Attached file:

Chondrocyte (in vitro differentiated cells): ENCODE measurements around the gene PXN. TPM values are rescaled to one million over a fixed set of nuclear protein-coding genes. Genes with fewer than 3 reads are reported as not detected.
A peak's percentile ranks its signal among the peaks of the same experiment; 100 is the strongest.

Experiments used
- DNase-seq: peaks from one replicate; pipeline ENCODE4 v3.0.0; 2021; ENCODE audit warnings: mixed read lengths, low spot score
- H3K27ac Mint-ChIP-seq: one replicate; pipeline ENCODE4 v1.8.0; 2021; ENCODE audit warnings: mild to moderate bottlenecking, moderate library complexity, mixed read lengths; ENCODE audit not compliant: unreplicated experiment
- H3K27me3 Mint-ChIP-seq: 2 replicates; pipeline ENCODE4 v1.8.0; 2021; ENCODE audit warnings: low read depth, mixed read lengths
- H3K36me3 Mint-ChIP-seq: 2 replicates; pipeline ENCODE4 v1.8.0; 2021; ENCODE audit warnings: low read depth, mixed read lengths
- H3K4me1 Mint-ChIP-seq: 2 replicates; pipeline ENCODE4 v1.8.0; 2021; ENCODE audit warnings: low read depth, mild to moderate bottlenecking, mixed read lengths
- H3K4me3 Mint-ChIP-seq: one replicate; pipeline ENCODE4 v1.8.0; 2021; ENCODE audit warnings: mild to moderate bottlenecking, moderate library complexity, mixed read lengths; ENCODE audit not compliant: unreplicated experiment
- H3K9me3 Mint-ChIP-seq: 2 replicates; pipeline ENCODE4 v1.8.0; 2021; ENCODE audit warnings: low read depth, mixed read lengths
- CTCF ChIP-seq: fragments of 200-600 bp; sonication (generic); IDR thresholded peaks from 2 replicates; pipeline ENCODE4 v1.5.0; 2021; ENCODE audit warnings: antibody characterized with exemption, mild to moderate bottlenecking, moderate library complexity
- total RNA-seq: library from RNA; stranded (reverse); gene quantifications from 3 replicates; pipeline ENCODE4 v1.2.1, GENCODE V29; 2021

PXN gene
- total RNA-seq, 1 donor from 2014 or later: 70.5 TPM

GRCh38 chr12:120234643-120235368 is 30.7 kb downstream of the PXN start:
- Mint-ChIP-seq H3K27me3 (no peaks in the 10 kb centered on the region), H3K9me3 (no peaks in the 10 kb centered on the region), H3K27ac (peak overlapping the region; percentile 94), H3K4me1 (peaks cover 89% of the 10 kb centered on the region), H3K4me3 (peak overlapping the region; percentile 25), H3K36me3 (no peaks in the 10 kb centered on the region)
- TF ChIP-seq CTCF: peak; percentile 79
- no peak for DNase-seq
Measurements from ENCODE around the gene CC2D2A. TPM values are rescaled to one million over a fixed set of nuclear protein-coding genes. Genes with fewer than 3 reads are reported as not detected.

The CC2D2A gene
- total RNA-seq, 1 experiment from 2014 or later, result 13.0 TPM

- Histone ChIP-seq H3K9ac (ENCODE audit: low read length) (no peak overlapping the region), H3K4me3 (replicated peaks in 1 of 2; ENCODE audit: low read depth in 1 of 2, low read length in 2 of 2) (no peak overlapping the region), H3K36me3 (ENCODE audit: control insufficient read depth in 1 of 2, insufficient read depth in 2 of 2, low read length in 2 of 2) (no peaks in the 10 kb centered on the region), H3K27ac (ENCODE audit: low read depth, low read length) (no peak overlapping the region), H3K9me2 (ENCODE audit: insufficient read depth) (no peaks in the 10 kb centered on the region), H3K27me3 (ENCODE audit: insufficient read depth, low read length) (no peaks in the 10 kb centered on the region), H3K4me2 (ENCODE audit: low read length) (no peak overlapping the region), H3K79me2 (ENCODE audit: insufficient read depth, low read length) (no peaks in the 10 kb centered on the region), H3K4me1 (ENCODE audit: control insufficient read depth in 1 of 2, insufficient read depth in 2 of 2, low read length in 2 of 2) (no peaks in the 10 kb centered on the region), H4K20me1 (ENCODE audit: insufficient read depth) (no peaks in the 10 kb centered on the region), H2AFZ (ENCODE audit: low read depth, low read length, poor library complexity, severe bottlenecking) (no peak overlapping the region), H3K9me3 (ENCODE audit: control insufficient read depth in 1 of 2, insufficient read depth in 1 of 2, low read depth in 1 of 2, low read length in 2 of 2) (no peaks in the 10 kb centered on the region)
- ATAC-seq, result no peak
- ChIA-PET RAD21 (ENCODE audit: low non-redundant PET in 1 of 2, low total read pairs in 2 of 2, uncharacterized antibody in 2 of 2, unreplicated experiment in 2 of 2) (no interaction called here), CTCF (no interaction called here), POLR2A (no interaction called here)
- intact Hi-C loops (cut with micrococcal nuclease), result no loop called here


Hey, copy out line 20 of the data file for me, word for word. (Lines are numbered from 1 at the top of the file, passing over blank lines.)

The CC2D2A gene